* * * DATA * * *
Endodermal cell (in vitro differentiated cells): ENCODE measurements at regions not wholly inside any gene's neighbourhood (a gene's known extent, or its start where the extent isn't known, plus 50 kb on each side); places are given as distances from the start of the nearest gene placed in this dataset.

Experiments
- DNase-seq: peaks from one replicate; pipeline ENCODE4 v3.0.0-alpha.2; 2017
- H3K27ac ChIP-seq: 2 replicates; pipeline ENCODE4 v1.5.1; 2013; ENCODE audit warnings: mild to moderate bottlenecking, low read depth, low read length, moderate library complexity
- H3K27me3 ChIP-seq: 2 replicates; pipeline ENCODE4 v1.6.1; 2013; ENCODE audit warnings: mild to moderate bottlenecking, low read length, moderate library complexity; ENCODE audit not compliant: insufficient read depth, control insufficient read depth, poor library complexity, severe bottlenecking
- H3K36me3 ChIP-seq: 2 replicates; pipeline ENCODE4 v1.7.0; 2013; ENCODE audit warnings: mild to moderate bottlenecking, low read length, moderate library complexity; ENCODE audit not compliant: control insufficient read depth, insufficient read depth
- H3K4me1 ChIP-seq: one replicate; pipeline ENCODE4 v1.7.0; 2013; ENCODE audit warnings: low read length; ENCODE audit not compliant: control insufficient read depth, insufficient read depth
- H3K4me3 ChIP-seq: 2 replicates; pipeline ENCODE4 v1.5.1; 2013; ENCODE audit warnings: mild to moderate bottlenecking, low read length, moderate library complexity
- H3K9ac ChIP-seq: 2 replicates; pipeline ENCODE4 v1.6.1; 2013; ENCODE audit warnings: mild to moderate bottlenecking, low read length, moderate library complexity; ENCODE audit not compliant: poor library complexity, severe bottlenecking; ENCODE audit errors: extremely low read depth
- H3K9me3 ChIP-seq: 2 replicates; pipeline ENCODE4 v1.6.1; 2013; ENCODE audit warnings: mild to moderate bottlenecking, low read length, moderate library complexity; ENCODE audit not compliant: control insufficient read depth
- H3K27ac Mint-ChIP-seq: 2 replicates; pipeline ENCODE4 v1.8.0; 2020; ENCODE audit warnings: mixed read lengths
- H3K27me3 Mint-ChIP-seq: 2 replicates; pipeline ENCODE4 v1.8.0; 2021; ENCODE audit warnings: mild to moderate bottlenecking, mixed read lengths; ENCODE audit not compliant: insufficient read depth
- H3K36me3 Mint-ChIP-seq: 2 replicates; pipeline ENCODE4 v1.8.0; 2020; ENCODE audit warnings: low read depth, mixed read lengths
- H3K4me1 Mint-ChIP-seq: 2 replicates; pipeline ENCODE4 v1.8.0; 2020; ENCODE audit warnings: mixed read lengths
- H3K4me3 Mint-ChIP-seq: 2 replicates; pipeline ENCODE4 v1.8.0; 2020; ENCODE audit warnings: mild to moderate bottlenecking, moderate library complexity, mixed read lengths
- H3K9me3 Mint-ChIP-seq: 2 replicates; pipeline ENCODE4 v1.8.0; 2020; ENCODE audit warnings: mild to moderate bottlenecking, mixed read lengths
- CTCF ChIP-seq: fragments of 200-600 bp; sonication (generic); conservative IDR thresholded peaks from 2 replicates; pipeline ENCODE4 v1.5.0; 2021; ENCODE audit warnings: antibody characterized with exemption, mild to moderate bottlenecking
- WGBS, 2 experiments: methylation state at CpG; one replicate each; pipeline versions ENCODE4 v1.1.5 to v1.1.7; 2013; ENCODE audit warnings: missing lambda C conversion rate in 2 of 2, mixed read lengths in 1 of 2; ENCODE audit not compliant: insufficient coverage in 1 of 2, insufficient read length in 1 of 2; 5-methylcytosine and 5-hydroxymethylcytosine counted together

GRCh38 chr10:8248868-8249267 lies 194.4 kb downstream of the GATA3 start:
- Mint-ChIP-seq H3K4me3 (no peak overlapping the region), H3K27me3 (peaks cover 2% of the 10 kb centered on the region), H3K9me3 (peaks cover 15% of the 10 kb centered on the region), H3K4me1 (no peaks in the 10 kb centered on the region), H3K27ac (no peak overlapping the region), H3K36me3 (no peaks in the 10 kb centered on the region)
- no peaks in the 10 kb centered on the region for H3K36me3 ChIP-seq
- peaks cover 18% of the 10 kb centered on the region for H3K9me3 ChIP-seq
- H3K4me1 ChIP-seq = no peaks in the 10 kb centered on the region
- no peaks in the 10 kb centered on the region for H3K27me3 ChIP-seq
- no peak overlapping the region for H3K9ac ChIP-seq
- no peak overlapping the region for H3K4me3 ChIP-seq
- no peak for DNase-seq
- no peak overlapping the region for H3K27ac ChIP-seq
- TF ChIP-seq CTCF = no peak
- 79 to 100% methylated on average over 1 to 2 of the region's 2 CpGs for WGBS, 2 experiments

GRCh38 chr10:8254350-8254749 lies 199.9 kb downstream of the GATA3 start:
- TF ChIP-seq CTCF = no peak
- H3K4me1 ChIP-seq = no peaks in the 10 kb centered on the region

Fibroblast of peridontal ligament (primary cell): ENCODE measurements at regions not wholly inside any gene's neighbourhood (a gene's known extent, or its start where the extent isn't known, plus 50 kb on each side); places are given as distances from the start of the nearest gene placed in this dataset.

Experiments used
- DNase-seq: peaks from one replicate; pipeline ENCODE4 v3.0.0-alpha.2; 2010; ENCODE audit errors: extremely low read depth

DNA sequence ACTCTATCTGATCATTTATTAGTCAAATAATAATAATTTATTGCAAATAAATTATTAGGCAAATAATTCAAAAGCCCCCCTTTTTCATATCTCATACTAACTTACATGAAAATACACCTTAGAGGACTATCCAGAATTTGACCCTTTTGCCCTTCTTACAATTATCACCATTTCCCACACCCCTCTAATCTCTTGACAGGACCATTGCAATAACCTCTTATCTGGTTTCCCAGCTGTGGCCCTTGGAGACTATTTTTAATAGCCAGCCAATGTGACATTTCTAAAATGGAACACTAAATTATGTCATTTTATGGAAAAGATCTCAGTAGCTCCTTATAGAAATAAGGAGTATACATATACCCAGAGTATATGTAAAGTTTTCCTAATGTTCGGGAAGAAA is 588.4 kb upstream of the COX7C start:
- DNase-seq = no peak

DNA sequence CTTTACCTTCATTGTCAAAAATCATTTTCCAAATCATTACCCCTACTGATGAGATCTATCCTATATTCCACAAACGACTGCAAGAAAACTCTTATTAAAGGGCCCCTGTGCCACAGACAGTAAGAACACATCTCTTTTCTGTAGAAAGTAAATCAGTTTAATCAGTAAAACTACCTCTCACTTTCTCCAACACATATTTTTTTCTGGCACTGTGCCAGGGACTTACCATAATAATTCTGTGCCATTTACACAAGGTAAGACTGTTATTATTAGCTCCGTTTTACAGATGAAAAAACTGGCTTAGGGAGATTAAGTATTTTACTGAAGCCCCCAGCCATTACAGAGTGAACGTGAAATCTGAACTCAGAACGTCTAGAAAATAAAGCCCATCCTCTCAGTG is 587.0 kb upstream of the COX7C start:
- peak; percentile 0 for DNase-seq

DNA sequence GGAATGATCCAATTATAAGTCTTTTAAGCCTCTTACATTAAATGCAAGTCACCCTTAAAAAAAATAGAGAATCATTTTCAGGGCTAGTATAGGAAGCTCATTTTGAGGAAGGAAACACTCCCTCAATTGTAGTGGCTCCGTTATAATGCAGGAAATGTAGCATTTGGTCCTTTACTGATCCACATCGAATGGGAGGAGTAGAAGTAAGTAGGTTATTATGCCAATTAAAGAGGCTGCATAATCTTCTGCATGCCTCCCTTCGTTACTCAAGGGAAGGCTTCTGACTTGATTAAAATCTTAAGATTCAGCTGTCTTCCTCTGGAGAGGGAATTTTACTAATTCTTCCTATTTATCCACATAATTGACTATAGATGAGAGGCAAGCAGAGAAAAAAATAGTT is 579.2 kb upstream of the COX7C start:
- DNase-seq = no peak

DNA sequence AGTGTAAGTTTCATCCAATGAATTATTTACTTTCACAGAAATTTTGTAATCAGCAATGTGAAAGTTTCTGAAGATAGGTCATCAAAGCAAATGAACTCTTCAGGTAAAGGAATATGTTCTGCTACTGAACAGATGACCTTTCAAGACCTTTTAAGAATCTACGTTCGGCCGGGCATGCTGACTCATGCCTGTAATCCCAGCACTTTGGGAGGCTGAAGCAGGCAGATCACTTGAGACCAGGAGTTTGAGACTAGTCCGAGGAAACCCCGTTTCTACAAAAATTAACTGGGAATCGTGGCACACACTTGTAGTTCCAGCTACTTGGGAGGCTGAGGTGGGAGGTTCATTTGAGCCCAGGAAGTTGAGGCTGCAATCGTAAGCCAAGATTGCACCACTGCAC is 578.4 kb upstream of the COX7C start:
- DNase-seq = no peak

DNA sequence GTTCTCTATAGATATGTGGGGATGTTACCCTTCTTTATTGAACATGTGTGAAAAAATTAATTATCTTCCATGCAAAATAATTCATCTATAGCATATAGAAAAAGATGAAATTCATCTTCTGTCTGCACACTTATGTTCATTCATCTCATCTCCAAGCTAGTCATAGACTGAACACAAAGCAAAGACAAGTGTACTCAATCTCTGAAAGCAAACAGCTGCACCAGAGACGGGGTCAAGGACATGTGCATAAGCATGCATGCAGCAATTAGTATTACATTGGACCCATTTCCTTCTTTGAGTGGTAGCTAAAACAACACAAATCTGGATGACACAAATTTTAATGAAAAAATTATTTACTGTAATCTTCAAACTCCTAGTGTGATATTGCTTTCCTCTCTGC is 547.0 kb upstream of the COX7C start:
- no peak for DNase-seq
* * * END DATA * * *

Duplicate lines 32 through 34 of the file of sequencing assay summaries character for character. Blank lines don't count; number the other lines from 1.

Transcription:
- TF ChIP-seq CTCF = no peak
- H3K4me1 ChIP-seq = no peaks in the 10 kb centered on the region

Fibroblast of peridontal ligament (primary cell): ENCODE measurements at regions not wholly inside any gene's neighbourhood (a gene's known extent, or its start where the extent isn't known, plus 50 kb on each side); places are given as distances from the start of the nearest gene placed in this dataset.